This article talks about adhesives, looks at various polymer chemistries and curing options available, and provides information.
Factors affecting adhesive selection
When selecting an adhesive, it is important to consider both the label material and the type of surface to which it will be bonded. Adhesion of the PSA to the label varies with label material. For example, labels printed on vinyl film stock may include plasticizers that reduce adhesion.
Aspects of the label production process, such as ink thickness, may also affect adhesive needs. To minimize costs it is usually best to keep adhesive thickness as low as possible, but rough substrate surfaces require thicker adhesives than do smooth surfaces for adequate performance. Curved surfaces require stronger adhesion to avoid peeling or buckling of the label.
Shear strength, the internal in-plane strength of the adhesive, is an important variable. If it is too low, labels may slide or peel off the surface. If adhesive shear strength is too high, however, the label may not be able to be removed cleanly if it needs to be replaced. Peel strength is related to shear strength and reflects the force needed to debond an adhesive from a surface. This needs to be relatively low for temporary applications and higher for permanent installations, but in any case it must be high enough to withstand forces experienced during the expected lifetime of the label. These forces may range from product handling to wind, depending on the application.
Environmental conditions in the field are a major factor in adhesive selection. What temperature range will the product expect to experience? Will it be installed in a dry or humid environment? Will it be exposed to water? How long does the label need to last? Will it need to be repositioned during use? All these factors affect choice of adhesive, and it may be necessary to balance trade-offs in properties to find the best fit for a given application.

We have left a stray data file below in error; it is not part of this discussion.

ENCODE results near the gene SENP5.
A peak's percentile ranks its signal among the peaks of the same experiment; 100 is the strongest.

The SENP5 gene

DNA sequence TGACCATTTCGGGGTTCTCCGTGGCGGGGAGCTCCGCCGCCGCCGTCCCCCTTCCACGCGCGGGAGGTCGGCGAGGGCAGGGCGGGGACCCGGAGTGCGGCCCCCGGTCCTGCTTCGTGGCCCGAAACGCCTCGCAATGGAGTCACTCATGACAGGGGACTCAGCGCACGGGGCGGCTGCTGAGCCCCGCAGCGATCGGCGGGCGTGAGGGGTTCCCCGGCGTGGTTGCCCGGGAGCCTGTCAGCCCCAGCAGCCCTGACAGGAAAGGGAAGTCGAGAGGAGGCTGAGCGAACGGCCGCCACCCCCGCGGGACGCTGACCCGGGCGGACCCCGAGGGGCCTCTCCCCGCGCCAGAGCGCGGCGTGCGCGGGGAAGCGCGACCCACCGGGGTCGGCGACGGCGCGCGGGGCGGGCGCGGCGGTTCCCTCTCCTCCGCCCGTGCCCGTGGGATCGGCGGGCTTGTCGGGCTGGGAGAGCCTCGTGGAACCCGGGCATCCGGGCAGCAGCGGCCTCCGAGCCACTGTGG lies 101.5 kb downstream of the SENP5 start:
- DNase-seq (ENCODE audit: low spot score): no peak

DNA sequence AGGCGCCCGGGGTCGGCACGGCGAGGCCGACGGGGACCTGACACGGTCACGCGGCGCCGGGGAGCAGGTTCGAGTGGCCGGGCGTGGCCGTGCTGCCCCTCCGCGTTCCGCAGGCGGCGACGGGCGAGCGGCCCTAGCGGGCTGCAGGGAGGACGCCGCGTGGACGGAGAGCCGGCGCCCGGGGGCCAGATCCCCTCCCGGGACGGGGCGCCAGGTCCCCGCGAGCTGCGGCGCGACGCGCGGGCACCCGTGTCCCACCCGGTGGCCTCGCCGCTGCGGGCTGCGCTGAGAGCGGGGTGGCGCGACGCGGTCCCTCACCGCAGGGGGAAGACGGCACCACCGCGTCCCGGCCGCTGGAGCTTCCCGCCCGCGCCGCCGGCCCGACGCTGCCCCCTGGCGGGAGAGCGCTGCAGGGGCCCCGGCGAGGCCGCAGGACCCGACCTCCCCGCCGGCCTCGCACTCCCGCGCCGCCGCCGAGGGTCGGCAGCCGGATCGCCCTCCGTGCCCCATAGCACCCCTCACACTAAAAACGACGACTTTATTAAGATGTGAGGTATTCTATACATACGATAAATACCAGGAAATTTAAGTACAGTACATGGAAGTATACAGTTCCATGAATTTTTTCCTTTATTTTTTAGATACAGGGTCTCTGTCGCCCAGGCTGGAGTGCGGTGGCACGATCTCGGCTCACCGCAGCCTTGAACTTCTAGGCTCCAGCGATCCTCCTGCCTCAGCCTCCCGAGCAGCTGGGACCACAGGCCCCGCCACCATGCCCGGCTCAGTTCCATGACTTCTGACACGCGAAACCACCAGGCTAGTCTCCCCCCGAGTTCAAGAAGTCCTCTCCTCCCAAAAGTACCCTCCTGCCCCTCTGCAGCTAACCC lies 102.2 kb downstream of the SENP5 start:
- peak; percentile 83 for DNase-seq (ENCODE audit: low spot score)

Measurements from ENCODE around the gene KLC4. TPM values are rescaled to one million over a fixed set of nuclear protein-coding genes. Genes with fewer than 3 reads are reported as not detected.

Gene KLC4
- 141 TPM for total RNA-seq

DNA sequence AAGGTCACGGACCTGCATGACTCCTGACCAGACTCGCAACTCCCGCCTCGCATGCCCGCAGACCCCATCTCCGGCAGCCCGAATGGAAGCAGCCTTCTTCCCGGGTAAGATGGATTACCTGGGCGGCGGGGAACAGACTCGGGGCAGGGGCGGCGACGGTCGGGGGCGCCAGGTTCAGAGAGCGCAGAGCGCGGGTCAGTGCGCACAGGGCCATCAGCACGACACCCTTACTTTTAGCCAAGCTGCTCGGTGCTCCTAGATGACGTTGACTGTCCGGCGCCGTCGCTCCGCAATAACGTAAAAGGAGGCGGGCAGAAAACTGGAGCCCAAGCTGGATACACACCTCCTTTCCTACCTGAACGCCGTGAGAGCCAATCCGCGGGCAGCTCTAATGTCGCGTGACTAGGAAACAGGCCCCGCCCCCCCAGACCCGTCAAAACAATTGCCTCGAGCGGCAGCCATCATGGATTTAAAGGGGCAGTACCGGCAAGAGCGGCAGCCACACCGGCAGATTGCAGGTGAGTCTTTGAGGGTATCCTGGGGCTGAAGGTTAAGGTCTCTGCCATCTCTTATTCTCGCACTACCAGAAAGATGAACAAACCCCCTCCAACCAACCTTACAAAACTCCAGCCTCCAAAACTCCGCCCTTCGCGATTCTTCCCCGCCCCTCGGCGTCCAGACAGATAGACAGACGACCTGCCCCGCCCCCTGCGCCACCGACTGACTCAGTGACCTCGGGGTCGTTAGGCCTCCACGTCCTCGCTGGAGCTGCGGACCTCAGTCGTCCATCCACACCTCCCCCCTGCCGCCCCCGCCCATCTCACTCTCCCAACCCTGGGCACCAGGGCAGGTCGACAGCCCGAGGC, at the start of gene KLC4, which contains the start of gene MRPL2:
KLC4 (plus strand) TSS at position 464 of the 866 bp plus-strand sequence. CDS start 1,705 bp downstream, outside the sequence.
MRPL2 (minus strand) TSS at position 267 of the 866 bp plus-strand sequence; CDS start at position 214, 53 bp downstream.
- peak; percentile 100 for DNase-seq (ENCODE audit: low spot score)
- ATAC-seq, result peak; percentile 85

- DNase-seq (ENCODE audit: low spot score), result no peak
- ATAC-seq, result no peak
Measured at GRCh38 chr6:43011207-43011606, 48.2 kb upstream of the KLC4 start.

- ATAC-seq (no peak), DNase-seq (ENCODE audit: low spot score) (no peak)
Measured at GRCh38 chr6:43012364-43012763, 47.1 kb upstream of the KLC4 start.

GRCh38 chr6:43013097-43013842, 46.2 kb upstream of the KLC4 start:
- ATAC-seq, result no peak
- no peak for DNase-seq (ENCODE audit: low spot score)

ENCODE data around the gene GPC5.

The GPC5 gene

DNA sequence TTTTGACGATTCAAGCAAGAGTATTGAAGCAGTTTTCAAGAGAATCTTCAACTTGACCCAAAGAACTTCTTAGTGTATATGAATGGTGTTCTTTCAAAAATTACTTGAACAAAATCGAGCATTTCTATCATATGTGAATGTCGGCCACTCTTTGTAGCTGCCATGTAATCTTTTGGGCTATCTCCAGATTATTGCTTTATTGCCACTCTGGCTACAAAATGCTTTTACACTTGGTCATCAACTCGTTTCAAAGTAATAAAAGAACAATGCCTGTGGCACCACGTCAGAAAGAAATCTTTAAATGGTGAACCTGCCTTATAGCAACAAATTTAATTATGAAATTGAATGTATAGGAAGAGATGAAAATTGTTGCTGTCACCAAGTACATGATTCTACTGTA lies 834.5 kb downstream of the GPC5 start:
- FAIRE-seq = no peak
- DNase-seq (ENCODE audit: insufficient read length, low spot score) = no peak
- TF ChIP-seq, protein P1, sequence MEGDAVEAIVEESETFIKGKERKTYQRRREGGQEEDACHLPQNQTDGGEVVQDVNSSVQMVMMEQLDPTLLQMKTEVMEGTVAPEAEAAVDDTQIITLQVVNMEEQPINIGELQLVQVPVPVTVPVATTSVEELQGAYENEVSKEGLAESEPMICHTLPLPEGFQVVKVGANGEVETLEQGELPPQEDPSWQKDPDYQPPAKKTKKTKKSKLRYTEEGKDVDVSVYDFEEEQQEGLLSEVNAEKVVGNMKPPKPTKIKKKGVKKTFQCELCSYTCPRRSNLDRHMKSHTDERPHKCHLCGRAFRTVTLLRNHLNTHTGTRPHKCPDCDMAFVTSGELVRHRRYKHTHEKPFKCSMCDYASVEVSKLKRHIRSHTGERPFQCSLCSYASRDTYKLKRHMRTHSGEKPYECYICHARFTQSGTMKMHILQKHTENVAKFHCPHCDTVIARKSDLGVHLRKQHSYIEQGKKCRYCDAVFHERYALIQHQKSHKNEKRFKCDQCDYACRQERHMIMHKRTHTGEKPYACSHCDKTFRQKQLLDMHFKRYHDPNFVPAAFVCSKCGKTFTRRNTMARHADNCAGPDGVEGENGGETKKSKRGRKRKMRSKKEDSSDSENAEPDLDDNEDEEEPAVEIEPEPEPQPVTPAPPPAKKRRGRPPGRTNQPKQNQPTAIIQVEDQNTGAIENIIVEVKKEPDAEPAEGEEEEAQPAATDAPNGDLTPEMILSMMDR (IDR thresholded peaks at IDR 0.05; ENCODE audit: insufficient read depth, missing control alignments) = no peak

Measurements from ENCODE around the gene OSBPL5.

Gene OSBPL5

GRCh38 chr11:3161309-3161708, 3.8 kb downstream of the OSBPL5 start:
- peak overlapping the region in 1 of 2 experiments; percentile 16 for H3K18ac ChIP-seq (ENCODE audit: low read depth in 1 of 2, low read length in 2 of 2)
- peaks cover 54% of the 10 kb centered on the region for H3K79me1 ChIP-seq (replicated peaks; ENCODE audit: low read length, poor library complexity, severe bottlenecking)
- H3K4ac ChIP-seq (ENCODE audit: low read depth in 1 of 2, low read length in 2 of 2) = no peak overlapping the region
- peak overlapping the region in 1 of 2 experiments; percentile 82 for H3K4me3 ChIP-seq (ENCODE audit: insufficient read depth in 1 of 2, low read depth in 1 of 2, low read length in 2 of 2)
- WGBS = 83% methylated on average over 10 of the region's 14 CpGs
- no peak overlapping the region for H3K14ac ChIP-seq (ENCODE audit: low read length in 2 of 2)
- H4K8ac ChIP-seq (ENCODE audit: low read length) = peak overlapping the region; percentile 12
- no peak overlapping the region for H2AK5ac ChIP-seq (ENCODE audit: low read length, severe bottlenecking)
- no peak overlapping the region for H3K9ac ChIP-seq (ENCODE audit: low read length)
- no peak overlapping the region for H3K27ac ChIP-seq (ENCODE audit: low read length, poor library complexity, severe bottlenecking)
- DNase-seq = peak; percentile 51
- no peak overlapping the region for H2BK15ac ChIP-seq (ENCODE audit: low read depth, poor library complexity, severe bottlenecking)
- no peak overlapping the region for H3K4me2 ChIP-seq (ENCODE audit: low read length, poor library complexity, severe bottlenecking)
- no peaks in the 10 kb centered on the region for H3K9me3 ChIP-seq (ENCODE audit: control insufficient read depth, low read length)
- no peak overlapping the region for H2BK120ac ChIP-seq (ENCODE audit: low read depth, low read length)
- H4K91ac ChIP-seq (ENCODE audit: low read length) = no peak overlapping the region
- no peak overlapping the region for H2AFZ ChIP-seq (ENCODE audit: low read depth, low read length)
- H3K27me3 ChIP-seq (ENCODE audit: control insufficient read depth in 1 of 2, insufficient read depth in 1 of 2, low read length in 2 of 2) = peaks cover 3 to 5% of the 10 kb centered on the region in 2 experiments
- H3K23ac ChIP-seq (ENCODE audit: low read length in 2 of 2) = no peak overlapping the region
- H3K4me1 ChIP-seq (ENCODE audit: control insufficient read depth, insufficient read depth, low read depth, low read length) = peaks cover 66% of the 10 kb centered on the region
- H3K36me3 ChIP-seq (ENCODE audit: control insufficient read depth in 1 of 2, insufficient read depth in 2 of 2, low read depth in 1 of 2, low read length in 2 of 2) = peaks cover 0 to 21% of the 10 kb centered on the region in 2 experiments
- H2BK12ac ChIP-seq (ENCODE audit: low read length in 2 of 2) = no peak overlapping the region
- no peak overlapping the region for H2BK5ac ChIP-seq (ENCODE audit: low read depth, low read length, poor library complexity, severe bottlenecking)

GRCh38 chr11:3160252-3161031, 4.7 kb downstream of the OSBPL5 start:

Some applications are especially demanding. One example is advertising on buses (Figure 1), a lucrative, growing market. This application requires large graphics on a flexible substrate that adheres well to the contours of the bus and can be repositioned before final placement. The decal needs to withstand a harsh outdoor environment that may include freezing to very hot temperatures, rain, wind, sunlight and impact from road debris. At the same time, it needs to be removed from the vehicle without damaging the paint once the promotion has ended. These requirements will probably dictate using a solvent-based product.
Under-hood vehicle applications are another example that requires solvent-based PSAs. The combination of heat and chemical exposure would be likely to destroy many other adhesives. Silicone adhesives are a good choice for other high temperature applications, such as electronic components that need to undergo thermal processing after labeling.
Some temporary applications require PSAs that can retain their adhesive properties after being repositioned multiple times, while others, such size labeling on textiles, require that the label adhere until it reaches the end customer. In either case, ease of removal is more important than a strong bond. A specialty water-based acrylic with relatively large, spherical particles in suspension, as opposed to the emulsions common to most water-based PSAs, can work well for these applications. Silicones formulated for low adhesion are another option.
On the opposite side of the spectrum are adhesives that need to adhere securely and stay on. Some of these have tamper-resistant security features, (Figure 2) such as patterned residues that indicate evidence of tampering.
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